Admittedly, I don't usually read books like this, but found Are You There, Vodka? It's Me, Chelsea to be an overall entertaining collection. The first...moreAdmittedly, I don't usually read books like this, but found Are You There, Vodka? It's Me, Chelsea to be an overall entertaining collection. The first four essays were, far and away, the 'best' in the collection. Until reading this book, I had no familiarity with Handler.
Totally underwhelming and inconsistently hilarious. Admittedly, the parts that were funny really were fantastic. However, Chelsea Handler glosses over and re-arranges life events in order to align them just so - and thusly make whatever anecdote she's recounting work like one of her performance jokes.
Everything works just a little too well for these to be legitimate essays. Rather, the book reads like an ongoing stand-up routine with more detail added.
Overall, it's a good effort: Handler isn't the best writer (and is occasionally downright dismal), but her stories are generally amusing. (less)
It is necessary to acknowledge that Nietzsche's complexities, both as an individual and as a philosopher, are difficult to contain within one volume....moreIt is necessary to acknowledge that Nietzsche's complexities, both as an individual and as a philosopher, are difficult to contain within one volume. Indeed, scores of works have been written about each individual aphorism of his; to discuss in any depth or serious consideration in such a small volume is, fundamentally, laughable. But, one must start somewhere, and while 'How to Read Nietzsche' is not an ideal starting point for an individual, it is an excellent companion to Nietzsche's own works, or as a follow up to a more basic introductory text ('Introducing Nietzsche' is excellent for one's first Nietzsche reader).
That said, the effort and scope of this book is laudable, and even occasionally remarkable. Pearson divides 'How to Read Nietzsche' into an introduction (laying the most basic framework for Nietzsche's works, life, ideas) and ten chapters. The ten chapters deal (loosely in chronological order) with main philosophies and ideas propagated throughout Nietzsche's canon.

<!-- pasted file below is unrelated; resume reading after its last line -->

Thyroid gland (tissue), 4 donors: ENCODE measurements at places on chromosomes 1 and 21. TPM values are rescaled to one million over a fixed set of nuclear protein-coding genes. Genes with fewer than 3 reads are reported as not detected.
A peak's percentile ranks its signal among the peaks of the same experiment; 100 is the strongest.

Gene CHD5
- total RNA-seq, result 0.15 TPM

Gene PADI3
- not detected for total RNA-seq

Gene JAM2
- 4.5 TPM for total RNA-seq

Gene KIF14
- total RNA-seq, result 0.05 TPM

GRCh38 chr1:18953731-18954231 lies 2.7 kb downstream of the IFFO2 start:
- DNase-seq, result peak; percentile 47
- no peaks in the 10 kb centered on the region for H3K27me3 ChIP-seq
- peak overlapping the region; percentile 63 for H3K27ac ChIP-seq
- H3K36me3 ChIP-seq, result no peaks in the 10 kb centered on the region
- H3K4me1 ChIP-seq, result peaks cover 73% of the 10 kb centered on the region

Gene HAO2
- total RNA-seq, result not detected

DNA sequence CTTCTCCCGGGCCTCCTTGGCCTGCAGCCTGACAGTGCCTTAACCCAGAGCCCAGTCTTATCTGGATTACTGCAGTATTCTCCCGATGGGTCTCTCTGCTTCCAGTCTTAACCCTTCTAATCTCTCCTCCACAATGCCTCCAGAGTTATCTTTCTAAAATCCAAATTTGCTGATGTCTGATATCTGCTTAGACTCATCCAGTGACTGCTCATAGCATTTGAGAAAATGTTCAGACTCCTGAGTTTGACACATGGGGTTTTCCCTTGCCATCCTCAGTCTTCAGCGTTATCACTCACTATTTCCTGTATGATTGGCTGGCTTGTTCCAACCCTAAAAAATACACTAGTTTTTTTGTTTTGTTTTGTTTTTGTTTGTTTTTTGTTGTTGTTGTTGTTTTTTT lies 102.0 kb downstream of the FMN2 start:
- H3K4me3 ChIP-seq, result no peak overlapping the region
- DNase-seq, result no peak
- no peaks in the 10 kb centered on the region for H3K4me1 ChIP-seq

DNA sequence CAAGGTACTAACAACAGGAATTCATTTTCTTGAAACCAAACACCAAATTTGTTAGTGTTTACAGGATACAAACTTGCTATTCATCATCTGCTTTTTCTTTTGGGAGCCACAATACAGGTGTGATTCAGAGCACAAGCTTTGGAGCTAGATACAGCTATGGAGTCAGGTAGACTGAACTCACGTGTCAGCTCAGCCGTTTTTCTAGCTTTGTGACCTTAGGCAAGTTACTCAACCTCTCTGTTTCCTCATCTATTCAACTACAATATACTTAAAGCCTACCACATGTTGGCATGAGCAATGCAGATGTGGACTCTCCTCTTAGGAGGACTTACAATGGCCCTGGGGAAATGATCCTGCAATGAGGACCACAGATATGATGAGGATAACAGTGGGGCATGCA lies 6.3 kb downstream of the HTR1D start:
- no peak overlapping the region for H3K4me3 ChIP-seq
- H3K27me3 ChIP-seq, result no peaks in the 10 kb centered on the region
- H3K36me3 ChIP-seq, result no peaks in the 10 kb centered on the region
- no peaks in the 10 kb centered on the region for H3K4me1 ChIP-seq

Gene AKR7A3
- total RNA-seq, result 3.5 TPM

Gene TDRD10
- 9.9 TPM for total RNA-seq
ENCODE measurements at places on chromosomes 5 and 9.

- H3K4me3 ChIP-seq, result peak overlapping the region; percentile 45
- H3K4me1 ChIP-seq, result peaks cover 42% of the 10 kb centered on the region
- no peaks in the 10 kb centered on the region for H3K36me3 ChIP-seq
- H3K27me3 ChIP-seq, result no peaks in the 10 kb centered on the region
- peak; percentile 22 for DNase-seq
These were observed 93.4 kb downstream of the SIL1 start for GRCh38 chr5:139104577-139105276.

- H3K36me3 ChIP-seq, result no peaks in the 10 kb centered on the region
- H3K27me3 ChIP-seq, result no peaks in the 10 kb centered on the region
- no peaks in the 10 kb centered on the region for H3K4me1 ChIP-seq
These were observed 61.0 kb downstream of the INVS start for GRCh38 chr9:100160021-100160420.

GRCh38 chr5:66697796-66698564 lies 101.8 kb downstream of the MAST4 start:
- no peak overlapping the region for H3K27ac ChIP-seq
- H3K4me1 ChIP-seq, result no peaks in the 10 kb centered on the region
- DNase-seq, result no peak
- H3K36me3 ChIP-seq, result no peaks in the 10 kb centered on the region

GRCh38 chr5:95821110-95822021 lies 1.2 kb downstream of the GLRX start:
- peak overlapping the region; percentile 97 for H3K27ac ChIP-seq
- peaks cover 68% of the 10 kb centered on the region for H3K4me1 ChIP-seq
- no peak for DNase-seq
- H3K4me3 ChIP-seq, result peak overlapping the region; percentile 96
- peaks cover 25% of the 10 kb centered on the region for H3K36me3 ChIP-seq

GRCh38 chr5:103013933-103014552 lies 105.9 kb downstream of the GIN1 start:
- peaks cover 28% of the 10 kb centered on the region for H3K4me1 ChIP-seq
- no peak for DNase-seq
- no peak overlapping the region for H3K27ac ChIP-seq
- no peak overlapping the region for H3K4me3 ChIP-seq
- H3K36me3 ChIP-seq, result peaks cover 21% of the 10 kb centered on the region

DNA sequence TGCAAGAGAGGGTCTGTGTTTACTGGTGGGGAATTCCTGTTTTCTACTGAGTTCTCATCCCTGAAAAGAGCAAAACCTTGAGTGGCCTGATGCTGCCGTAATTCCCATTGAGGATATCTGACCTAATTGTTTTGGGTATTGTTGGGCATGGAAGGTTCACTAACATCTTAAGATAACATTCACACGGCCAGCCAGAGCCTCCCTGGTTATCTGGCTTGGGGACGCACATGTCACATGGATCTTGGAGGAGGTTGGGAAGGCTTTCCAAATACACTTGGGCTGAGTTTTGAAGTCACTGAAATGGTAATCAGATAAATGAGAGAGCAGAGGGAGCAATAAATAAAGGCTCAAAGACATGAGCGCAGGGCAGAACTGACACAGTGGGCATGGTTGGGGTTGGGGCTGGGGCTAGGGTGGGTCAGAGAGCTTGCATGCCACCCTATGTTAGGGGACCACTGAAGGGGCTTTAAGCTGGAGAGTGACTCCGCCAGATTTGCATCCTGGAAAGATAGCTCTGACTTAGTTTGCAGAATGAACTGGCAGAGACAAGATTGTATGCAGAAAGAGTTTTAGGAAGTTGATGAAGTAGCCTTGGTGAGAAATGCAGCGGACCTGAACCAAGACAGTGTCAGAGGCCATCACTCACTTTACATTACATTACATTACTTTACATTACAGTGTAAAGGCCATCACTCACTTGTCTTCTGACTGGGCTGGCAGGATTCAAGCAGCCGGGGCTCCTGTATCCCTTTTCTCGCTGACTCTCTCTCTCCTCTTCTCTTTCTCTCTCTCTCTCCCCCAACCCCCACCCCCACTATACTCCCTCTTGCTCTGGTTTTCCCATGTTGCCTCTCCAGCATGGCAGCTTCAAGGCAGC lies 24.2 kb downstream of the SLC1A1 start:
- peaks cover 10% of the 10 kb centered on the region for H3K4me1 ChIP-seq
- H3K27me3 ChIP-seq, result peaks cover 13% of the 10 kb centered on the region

What makes this book excellent is the ability for each of Pearson's chapters to serve as stand-alone commentary on concepts from Nietzsche's works. The chapter on, say, eternal recurrence is an excellent introductory examination of Nietzsche's ideas. One could then read Nietzsche's writings on the subject, and then return to Pearson's commentary.
This is an excellent intermediate text for any individual looking to explore Nietzsche's major philosophical works, and the points contained therein. As a companion to Nietzsche's works, Pearson's commentary offers some straightforward insights and interpretations. Certainly after reading this, one could feel comfortable reading and discussing some of Nietzsche's works (ideally in the Kauffman translation, to be noted).
As with any philosophical (religious, political, etc,) commentary, it is necessary to approach the information contained therein with a mix of caution, interest, and apprehension. What Nietzsche's written and espoused has been necessarily interpreted through Pearson's own experience and knowledge. While the author doesn't come off as necessarily biased or particularly groundbreaking (his interpretations of Nietzsche's major ideas seem fairly straightforward and traditional, which is definitely preferred in an introductory or intermediate text), he does provide the sound basis for developing a deeper understanding of, and intellectual comfort with, Friedrich Nietzsche's philosophy.(less)